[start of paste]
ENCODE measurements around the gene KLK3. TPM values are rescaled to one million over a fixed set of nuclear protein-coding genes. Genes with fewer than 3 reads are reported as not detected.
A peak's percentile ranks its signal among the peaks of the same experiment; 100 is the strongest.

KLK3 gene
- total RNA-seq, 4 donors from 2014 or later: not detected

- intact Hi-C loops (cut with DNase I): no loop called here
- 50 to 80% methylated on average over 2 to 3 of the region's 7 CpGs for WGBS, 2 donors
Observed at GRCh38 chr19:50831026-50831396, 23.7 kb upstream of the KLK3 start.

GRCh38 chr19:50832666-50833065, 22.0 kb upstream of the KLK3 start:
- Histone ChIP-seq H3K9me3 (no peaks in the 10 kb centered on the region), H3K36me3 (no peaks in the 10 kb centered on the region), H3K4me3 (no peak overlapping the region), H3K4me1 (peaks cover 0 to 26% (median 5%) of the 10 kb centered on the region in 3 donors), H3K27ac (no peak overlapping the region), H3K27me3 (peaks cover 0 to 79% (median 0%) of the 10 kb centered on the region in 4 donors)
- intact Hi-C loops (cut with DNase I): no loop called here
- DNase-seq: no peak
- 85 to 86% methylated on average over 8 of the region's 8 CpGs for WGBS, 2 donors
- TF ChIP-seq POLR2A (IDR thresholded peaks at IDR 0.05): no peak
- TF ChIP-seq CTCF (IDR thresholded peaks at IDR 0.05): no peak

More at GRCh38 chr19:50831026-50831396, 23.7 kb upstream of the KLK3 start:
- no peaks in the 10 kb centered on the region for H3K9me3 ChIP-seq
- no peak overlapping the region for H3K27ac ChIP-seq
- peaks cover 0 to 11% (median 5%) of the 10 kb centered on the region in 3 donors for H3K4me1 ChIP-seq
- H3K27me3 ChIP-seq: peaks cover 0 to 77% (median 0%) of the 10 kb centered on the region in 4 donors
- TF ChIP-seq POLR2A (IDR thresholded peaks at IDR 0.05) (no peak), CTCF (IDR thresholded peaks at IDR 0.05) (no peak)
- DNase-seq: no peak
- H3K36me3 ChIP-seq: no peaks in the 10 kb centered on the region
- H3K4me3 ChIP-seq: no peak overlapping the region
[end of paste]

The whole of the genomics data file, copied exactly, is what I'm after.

ENCODE measurements around the gene KLK3. TPM values are rescaled to one million over a fixed set of nuclear protein-coding genes. Genes with fewer than 3 reads are reported as not detected.
A peak's percentile ranks its signal among the peaks of the same experiment; 100 is the strongest.

KLK3 gene
- total RNA-seq, 4 donors from 2014 or later: not detected

- intact Hi-C loops (cut with DNase I): no loop called here
- 50 to 80% methylated on average over 2 to 3 of the region's 7 CpGs for WGBS, 2 donors
Observed at GRCh38 chr19:50831026-50831396, 23.7 kb upstream of the KLK3 start.

GRCh38 chr19:50832666-50833065, 22.0 kb upstream of the KLK3 start:
- Histone ChIP-seq H3K9me3 (no peaks in the 10 kb centered on the region), H3K36me3 (no peaks in the 10 kb centered on the region), H3K4me3 (no peak overlapping the region), H3K4me1 (peaks cover 0 to 26% (median 5%) of the 10 kb centered on the region in 3 donors), H3K27ac (no peak overlapping the region), H3K27me3 (peaks cover 0 to 79% (median 0%) of the 10 kb centered on the region in 4 donors)
- intact Hi-C loops (cut with DNase I): no loop called here
- DNase-seq: no peak
- 85 to 86% methylated on average over 8 of the region's 8 CpGs for WGBS, 2 donors
- TF ChIP-seq POLR2A (IDR thresholded peaks at IDR 0.05): no peak
- TF ChIP-seq CTCF (IDR thresholded peaks at IDR 0.05): no peak

More at GRCh38 chr19:50831026-50831396, 23.7 kb upstream of the KLK3 start:
- no peaks in the 10 kb centered on the region for H3K9me3 ChIP-seq
- no peak overlapping the region for H3K27ac ChIP-seq
- peaks cover 0 to 11% (median 5%) of the 10 kb centered on the region in 3 donors for H3K4me1 ChIP-seq
- H3K27me3 ChIP-seq: peaks cover 0 to 77% (median 0%) of the 10 kb centered on the region in 4 donors
- TF ChIP-seq POLR2A (IDR thresholded peaks at IDR 0.05) (no peak), CTCF (IDR thresholded peaks at IDR 0.05) (no peak)
- DNase-seq: no peak
- H3K36me3 ChIP-seq: no peaks in the 10 kb centered on the region
- H3K4me3 ChIP-seq: no peak overlapping the region